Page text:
It is typical of Cookie Lavagetto that he should not want his story written. "I prefer to remain in obscurity," he says. Only a man as modest as Lavagetto would consider obscurity his. Fourteen years ago he lit up the sky over Brooklyn with his famous pinch-hit double in the World Series. Today, as manager of the Minnesota Twins, he is regarded as one of the best baseball men in the game.
Lavagetto, the first manager in Minnesota history, is being treated royally. Hotel managers dote on him. People want his autograph. He has his own radio show just before each home game. An auto dealer has given him a new car to drive. At the stadium parking lot attendants call him " Mr. Lavagetto."
Nothing like this ever happened to Cookie during the long, dismal years when the Twins were the Washington Senators. He was treated with respect by the fans, but then so were the groundskeepers. Now, in Minneapolis-St. Paul, he enjoys uncritical admiration and, better still, a team with a winning look. Lavagetto has been preparing his team for success for several years—it might even have happened in Washington if the team had stayed there—but Cookie would take credit for the improvement only if it were forced upon him. His humility is sincere, for Lavagetto is not a man of guile. After a recent game, a reporter asked him if he didn't think his right fielder had been playing too deep for a certain hitter. "My mind was on other channels at the moment," Lavagetto answered. "I didn't notice where he was playing."
Lavagetto's honesty is refreshing in a business riddled with deception. Several seasons ago Cookie was asked which team he thought would win the pennant. " Yankees by 15 games," he replied directly. A few days later he received a telegram from Commissioner Ford Frick warning him that such talk was bad for baseball. Lavagetto parried neatly by telling Frick he was merely trying to make the Yankees overconfident, so his Washington Senators could beat them.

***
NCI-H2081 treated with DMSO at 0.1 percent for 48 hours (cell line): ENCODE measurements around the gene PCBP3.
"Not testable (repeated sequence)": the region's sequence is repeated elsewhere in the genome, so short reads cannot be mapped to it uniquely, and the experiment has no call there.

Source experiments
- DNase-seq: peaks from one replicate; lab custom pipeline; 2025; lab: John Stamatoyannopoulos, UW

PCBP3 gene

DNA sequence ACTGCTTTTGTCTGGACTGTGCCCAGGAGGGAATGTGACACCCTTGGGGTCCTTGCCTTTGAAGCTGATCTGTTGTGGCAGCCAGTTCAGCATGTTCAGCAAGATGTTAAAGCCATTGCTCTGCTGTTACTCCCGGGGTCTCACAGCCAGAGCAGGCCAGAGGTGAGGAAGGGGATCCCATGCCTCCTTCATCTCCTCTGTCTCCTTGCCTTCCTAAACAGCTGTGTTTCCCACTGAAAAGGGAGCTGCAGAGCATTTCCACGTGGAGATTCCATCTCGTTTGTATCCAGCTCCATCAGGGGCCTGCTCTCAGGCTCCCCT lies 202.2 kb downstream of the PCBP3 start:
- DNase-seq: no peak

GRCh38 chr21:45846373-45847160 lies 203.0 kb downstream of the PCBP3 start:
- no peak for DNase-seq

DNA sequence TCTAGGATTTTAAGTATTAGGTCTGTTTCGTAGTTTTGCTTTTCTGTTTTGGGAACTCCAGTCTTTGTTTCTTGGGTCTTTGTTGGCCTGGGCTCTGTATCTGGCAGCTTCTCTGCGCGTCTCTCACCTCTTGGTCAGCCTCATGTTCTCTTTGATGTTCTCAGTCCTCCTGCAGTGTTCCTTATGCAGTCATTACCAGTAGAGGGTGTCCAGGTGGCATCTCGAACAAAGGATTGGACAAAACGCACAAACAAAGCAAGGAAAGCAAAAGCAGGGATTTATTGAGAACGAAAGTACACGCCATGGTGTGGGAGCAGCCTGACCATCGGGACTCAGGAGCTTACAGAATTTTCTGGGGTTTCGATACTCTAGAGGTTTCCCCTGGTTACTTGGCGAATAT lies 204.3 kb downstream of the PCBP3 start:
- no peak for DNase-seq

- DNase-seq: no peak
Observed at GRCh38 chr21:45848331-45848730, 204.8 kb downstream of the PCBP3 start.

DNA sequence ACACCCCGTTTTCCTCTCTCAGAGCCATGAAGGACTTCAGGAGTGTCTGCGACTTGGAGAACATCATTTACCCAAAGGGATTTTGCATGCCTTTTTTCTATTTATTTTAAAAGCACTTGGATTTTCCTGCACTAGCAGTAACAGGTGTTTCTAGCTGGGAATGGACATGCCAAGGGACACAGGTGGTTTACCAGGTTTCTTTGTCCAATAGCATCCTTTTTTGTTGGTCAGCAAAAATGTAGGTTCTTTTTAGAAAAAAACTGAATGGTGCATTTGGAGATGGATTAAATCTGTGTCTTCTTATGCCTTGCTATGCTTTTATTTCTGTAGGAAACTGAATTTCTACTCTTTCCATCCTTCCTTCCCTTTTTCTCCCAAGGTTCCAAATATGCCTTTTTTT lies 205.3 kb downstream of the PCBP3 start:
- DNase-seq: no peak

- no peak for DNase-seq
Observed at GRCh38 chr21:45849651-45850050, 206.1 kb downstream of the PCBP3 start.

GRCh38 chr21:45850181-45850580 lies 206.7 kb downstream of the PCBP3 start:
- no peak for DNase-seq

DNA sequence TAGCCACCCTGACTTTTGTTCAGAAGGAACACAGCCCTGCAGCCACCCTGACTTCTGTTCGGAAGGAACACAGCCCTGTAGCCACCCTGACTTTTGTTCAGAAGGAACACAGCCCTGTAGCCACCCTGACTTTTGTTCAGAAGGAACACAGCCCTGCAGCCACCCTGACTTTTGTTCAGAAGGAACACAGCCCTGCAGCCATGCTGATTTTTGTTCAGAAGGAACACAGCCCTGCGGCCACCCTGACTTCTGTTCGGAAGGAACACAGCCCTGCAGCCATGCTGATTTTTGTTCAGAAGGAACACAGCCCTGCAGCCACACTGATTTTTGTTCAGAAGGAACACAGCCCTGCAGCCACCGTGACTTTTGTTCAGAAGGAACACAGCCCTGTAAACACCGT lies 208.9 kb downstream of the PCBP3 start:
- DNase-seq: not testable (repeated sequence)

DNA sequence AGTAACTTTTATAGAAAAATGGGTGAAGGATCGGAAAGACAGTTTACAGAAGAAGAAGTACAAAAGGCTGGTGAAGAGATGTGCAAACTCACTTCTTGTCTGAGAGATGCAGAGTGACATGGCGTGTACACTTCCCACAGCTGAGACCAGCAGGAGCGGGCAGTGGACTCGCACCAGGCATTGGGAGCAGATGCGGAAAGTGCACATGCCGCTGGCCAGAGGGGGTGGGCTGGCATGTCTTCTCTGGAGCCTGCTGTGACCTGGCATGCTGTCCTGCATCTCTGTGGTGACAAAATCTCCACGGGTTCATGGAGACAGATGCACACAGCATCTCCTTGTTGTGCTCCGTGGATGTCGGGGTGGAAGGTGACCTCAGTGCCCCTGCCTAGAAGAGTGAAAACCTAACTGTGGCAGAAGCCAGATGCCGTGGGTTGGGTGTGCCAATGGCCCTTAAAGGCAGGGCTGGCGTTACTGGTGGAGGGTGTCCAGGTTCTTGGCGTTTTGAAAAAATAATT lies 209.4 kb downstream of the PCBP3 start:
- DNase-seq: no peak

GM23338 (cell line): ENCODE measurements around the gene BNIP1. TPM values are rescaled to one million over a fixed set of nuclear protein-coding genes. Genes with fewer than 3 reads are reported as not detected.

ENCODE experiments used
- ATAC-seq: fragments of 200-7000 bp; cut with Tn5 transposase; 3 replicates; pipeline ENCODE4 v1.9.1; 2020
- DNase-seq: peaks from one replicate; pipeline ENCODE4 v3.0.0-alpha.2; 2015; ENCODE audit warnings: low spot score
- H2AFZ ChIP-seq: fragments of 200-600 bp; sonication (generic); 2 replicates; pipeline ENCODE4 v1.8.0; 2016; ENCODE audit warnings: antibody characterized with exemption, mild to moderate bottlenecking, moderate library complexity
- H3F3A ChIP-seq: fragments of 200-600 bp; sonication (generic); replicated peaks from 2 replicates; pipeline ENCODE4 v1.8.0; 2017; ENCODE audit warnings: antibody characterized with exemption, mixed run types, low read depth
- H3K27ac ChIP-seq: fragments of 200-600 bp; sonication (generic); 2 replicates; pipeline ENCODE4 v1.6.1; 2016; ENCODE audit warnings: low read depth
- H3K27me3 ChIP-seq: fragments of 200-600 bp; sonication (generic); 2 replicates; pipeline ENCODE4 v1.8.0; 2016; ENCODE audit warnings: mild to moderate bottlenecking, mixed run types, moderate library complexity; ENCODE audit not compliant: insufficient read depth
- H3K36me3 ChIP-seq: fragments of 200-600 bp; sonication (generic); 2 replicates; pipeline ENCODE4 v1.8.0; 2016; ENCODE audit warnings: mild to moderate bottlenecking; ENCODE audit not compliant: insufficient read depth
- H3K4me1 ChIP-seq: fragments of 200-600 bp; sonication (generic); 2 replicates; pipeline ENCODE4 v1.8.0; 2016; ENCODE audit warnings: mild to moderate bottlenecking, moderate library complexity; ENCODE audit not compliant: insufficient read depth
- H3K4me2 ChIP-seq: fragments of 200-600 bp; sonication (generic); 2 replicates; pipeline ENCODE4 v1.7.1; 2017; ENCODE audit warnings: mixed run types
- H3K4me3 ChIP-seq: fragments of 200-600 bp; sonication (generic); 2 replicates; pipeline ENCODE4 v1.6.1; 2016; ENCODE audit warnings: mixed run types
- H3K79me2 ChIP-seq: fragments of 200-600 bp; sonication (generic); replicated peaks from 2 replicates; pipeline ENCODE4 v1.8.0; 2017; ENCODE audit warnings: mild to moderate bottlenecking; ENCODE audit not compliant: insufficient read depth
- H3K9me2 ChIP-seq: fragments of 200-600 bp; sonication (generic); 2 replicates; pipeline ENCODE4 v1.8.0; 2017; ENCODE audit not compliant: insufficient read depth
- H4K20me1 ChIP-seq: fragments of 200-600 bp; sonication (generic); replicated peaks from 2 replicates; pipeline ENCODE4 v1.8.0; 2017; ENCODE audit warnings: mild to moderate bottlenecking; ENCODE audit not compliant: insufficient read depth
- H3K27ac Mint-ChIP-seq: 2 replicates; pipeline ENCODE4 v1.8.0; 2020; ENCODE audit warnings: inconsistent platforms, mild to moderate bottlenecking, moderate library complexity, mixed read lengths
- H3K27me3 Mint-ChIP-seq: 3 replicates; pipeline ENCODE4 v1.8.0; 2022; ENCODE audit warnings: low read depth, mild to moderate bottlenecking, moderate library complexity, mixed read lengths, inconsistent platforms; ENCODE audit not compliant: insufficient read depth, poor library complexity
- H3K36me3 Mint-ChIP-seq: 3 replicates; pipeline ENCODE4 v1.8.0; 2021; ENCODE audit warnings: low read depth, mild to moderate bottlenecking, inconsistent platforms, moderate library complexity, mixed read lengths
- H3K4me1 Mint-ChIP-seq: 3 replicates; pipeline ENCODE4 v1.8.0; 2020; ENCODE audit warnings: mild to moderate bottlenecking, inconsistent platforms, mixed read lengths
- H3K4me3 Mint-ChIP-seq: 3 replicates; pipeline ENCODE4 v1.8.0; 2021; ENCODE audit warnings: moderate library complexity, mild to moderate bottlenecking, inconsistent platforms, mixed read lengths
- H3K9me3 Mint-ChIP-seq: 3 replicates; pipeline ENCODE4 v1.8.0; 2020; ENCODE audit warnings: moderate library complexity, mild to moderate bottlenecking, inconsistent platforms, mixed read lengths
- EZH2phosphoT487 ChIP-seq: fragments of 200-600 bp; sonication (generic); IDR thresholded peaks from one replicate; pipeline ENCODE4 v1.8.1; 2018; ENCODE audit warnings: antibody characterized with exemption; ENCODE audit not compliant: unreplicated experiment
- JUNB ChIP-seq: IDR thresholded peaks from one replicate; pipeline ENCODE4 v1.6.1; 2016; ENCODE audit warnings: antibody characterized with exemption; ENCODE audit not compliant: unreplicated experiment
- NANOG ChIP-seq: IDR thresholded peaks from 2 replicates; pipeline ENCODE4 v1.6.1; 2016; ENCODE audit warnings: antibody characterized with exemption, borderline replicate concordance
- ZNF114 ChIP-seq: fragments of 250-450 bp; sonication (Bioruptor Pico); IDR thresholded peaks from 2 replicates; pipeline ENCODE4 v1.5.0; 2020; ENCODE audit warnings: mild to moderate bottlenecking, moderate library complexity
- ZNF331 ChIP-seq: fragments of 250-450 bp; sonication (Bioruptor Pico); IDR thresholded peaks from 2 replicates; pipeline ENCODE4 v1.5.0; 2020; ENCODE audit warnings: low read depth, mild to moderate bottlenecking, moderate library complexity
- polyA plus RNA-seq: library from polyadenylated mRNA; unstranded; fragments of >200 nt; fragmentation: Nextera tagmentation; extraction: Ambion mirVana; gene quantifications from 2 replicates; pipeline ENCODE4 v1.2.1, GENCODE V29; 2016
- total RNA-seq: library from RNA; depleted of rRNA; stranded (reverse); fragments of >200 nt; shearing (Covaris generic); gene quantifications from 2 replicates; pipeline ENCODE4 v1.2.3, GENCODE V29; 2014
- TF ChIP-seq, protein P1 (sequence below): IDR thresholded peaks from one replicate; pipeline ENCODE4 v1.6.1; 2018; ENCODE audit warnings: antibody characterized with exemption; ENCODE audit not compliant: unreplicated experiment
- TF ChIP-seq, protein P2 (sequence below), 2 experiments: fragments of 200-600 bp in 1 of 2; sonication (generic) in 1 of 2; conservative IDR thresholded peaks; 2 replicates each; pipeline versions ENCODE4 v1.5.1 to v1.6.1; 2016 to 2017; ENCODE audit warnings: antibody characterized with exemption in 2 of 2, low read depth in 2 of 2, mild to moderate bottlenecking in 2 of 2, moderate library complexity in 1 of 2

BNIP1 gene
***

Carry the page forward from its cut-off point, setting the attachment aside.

Cookie's face does not suggest a sense of humor. He is a severe-looking man with a swarthy complexion, heavy brows and a hawk nose. At 46, his black hair is flecked with gray, and there are deep creases on his forehead and around his dark brown eyes. Only when he smiles does he look anything but angry.
His outward manner sometimes appears gruff. He may toss off a carefully composed question with a syllable, leaving the asker disorganized. He may not answer at all, but often this is because he has not heard the question. "I have a tin ear," he explains. He can sit for minutes in brutal silence after a question, giving the impression of annoyance. Then he will start to talk, and it is clear that he was not annoyed or puzzled but was simply trying to frame a thoughtful answer. He is extremely careful in his choice of words. When someone told him that one of his players looked unsure of himself at the plate, Lavagetto said, "You have detected what is known as pressing." Sometimes he misuses the language, but always colorfully. Recently he talked about the "strange twist of faith" that led him into baseball. He also hated "to leave the home folks down" after the Twins' opening loss in Minnesota, an understandable slip after so many years as a player in Brooklyn.
Cookie Lavagetto arrived in Brooklyn via Pittsburgh and Oakland, his home town. He was born Enrico Atillio Lavagetto, but when he was confirmed Atillio was changed to Arturo. On his first day at school his teacher told him that in English, Enrico was either Henry or Harry. Enrico discussed it with his parents and decided on Harry.
It was as a boy that he met Mary Poggi, the girl he later married. "Our families used to go mushroom-hunting together in the hills above Oakland," Lavagetto recalls. "We'd go up after the heavy rains. Mushrooms make a swelling in the ground, so we'd take a stick and scrape away the leaves. Sometimes there's a mushroom, sometimes not. You'd never know." Today Mary and Cookie live with their two sons, Mike, 13, and Ernie, 12, in Orinda, not far from their mushroom-hunting grounds.
Twist of faith
Young Harry got his baseball break—the "twist of faith" he referred to—in the spring of 1933. He had been unsuccessful in establishing himself as a player, and his father was anxious for him to go to work, collecting trash. By chance, a benefit game was arranged between a group of major league players living in the area and some local sandlotters. Lavagetto didn't get into the game until the fifth inning, but the first time he came up the bases were loaded. Harry drove them all in with a double and found himself swamped with offers after the game. He signed with Cookie DeVincenzi, owner of the Oakland team. Harry became known as "Cookie's boy" and, eventually, just plain Cookie.